Militants bombed a Sufi mosque and fired on worshipers in the Sinai Peninsula during Friday prayers, Egyptian officials said, killing at least 235 people in what appeared to be the latest attack by the Islamic State affiliate, state media reported.
A bomb explosion ripped through the Rawda mosque roughly 40 kilometers west of the North Sinai capital of El-Arish before gunmen opened fire on the worshippers gathered for weekly Friday prayers, officials said. More than 50 ambulances ferried casualties from the scene to nearby hospitals after the attack on the mosque, the Mena news agency reported.
The official Al-Ahram newspaper reported on its website that at least 235 people were killed and 125 wounded in the attack, which is unprecedented in a four-year insurgency by Islamist extremist groups.
Daesh’s Egypt branch has killed hundreds of policemen and soldiers, and also civilians accused of working with the authorities, in attacks in the north of the Sinai peninsula.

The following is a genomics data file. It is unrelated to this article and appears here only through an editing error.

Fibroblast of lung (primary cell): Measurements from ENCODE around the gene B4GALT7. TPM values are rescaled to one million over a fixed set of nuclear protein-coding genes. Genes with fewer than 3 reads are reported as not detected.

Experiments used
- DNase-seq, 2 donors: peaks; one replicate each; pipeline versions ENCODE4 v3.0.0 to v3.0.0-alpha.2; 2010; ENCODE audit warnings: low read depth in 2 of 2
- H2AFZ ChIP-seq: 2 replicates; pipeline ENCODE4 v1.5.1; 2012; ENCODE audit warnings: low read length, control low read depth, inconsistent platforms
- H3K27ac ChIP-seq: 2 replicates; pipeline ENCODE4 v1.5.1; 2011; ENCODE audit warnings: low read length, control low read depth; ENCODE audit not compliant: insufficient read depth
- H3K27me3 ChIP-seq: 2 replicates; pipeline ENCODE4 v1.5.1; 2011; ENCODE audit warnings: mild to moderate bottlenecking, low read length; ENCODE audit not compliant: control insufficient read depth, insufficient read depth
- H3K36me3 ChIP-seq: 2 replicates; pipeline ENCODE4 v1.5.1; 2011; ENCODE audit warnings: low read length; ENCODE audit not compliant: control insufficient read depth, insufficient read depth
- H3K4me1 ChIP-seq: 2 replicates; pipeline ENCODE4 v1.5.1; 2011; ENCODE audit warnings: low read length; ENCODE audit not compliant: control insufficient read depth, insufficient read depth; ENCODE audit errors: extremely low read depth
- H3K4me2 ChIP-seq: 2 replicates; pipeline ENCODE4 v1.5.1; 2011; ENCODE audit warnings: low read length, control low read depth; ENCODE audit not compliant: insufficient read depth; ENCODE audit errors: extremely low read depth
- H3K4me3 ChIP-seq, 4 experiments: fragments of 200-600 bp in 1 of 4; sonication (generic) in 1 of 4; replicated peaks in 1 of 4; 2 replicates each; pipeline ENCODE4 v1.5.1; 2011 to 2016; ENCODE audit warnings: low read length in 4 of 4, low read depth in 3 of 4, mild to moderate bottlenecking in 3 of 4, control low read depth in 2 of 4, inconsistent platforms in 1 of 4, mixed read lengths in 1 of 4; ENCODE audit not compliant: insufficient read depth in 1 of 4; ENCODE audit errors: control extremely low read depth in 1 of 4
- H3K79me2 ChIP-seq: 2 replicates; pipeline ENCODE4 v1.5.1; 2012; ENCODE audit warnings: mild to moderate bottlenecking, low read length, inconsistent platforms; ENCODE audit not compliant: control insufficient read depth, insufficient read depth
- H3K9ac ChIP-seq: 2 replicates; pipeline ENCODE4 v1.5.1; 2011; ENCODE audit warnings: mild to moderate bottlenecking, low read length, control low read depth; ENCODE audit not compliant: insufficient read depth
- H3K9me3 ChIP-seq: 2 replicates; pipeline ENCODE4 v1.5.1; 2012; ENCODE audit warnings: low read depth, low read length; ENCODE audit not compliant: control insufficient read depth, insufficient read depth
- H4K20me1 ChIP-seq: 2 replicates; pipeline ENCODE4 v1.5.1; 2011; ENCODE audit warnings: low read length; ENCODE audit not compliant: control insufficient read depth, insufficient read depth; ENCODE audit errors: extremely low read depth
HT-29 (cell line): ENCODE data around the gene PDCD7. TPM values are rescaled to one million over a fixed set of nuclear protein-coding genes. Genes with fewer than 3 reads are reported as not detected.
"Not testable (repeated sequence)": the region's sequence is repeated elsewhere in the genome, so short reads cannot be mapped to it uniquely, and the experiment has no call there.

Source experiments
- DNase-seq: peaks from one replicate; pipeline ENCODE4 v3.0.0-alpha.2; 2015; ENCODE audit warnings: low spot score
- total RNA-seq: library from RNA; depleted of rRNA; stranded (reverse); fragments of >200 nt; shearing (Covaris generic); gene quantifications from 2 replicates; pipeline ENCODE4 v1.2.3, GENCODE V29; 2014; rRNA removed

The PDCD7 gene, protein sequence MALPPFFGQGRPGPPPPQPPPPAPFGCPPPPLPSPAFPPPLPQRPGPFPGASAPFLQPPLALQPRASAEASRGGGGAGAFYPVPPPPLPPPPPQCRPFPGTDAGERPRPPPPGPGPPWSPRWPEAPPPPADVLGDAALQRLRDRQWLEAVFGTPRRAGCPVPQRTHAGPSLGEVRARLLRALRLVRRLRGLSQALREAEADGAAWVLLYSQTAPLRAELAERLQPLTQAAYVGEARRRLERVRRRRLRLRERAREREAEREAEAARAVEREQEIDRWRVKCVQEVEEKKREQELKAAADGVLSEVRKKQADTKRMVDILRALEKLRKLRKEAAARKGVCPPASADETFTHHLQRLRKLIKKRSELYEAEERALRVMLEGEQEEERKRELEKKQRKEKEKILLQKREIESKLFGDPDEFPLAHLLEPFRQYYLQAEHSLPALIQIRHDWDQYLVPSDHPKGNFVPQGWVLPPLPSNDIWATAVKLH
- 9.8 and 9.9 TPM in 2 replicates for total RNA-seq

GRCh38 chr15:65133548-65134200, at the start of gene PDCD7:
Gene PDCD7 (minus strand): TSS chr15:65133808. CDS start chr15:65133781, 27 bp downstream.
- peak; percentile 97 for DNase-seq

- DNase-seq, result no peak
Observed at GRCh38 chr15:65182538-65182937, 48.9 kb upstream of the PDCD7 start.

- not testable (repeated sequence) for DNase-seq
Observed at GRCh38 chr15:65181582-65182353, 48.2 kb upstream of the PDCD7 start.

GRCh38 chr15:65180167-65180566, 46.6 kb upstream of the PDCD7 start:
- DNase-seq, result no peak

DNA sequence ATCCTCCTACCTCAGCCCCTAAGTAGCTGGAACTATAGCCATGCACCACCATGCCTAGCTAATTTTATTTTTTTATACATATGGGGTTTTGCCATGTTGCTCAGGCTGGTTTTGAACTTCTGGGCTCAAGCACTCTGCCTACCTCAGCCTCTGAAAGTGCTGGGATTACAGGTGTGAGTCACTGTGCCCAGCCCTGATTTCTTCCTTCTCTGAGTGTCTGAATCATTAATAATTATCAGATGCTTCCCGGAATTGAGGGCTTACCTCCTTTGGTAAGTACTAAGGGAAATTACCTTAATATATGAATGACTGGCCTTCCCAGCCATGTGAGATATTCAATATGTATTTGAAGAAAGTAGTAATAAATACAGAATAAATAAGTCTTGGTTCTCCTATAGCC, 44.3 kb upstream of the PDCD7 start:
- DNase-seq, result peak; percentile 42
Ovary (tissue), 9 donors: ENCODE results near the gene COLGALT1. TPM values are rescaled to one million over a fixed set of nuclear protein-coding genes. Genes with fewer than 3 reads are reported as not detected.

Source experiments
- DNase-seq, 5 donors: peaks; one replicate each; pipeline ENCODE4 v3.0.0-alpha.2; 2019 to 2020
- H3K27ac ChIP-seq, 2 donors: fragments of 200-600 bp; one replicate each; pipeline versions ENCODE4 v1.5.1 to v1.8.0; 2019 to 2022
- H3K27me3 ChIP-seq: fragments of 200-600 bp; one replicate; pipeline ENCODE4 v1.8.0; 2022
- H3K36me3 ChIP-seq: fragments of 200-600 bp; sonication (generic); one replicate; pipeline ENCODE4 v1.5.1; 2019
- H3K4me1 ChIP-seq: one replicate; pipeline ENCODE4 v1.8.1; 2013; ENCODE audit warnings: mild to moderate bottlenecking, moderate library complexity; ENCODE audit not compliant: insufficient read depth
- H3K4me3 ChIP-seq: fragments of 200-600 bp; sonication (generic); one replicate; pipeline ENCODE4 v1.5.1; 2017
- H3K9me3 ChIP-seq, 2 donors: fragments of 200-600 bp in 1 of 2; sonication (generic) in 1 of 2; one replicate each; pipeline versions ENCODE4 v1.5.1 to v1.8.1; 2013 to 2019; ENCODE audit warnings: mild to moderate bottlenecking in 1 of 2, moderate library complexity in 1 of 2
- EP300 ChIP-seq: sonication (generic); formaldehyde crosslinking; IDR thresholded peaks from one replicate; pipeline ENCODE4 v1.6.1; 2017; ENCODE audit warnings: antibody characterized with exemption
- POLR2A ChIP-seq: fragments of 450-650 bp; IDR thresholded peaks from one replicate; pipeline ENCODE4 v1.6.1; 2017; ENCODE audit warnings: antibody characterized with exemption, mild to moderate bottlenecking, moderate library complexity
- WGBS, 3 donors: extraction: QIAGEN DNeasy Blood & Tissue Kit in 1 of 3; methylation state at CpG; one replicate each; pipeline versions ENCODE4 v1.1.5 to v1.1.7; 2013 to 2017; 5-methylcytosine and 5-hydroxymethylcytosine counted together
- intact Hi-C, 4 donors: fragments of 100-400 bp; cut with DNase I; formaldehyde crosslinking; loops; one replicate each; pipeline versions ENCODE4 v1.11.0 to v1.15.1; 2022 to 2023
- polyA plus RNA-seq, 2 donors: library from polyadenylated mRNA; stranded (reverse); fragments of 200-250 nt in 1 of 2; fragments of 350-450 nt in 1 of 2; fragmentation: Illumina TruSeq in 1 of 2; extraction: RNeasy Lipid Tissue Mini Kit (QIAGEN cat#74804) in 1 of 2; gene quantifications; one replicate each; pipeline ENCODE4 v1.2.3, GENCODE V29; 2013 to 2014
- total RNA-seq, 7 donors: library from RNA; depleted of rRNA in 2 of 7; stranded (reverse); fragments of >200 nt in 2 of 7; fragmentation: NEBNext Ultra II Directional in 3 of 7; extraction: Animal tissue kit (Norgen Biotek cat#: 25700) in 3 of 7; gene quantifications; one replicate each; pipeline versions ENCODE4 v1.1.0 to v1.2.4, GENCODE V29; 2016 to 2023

They have also targeted followers of the mystical Sufi branch of Sunni Islam as well as Christians. The victims included civilians and conscripts praying at the mosque.
A tribal leader and head of a Bedouin militia that fights Daesh told AFP that the mosque is known as a place of gathering for Sufis. Daesh shares the puritan Salafi view of Sufis as heretics for seeking the intercession of saints.
The jihadists had previously kidnapped and beheaded an elderly Sufi leader, accusing him of practicing magic which Islam forbids, and abducted Sufi practitioners later released after “repenting.”
The group has killed more than 100 Christians in church bombings and shootings in Sinai and other parts of Egypt, forcing many to flee the peninsula. The military has struggled to quell the jihadists who pledged allegiance to IS in November 2014.
Daesh regularly conducts attacks against soldiers and policemen in the peninsula bordering Israel and the Palestinian Gaza Strip, although the frequency and scale of such attacks has diminished over the past year.
They have since increasingly turned to civilian targets, attacking not only Christians and Sufis but also Bedouin Sinai inhabitants accused of working with the army. Aside from Daesh, Egypt also faces a threat from Al-Qaeda-aligned jihadists who operate out of neighboring Libya.—Reuters/AFP